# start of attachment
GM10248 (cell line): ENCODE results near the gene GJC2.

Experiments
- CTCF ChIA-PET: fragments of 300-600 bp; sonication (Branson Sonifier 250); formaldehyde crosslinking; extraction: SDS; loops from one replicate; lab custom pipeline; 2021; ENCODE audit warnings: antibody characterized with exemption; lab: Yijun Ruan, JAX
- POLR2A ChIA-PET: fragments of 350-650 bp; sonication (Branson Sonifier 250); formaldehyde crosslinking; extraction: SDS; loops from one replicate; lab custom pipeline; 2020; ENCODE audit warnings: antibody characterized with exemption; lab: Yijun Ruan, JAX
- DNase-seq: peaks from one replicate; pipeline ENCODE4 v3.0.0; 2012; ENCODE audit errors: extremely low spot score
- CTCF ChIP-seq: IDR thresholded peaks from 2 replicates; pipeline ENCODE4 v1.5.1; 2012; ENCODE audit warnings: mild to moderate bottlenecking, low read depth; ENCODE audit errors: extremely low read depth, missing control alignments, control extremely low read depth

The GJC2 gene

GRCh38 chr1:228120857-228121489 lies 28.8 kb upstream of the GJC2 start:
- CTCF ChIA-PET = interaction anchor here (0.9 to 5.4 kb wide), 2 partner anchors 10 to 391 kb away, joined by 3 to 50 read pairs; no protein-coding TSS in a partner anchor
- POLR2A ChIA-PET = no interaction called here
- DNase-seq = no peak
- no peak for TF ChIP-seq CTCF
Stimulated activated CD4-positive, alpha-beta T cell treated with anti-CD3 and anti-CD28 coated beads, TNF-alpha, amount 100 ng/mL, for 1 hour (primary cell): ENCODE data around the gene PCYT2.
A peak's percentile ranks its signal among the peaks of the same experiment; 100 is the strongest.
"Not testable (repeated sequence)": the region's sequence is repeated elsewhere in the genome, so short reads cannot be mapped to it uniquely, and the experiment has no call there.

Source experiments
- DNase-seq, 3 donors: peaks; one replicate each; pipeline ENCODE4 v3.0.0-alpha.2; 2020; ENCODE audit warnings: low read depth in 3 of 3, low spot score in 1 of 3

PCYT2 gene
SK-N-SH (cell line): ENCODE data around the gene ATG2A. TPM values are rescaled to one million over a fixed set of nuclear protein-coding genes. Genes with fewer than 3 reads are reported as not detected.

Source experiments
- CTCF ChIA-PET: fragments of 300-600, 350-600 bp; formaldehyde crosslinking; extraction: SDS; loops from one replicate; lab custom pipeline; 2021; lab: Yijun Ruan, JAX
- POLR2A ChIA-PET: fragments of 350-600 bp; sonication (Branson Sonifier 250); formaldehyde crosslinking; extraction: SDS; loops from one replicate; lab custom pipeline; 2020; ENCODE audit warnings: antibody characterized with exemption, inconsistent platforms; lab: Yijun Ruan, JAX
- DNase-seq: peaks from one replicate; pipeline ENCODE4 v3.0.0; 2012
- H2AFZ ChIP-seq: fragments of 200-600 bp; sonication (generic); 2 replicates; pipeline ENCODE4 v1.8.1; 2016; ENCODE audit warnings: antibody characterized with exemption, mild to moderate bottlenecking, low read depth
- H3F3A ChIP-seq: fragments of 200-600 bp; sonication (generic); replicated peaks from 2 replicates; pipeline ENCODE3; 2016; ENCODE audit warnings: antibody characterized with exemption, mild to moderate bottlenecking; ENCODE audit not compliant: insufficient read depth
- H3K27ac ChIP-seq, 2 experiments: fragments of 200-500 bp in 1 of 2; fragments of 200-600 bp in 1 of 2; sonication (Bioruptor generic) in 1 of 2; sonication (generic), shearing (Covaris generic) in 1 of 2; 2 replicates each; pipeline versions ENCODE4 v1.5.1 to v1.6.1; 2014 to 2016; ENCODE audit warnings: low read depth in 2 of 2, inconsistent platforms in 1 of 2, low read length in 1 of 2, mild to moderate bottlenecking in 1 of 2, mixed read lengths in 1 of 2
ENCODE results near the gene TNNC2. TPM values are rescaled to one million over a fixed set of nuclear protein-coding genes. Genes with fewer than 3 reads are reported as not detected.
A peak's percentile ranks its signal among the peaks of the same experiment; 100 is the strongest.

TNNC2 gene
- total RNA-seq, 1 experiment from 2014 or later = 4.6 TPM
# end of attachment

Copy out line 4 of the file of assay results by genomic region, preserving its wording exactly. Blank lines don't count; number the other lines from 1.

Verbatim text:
- POLR2A ChIA-PET: fragments of 350-650 bp; sonication (Branson Sonifier 250); formaldehyde crosslinking; extraction: SDS; loops from one replicate; lab custom pipeline; 2020; ENCODE audit warnings: antibody characterized with exemption; lab: Yijun Ruan, JAX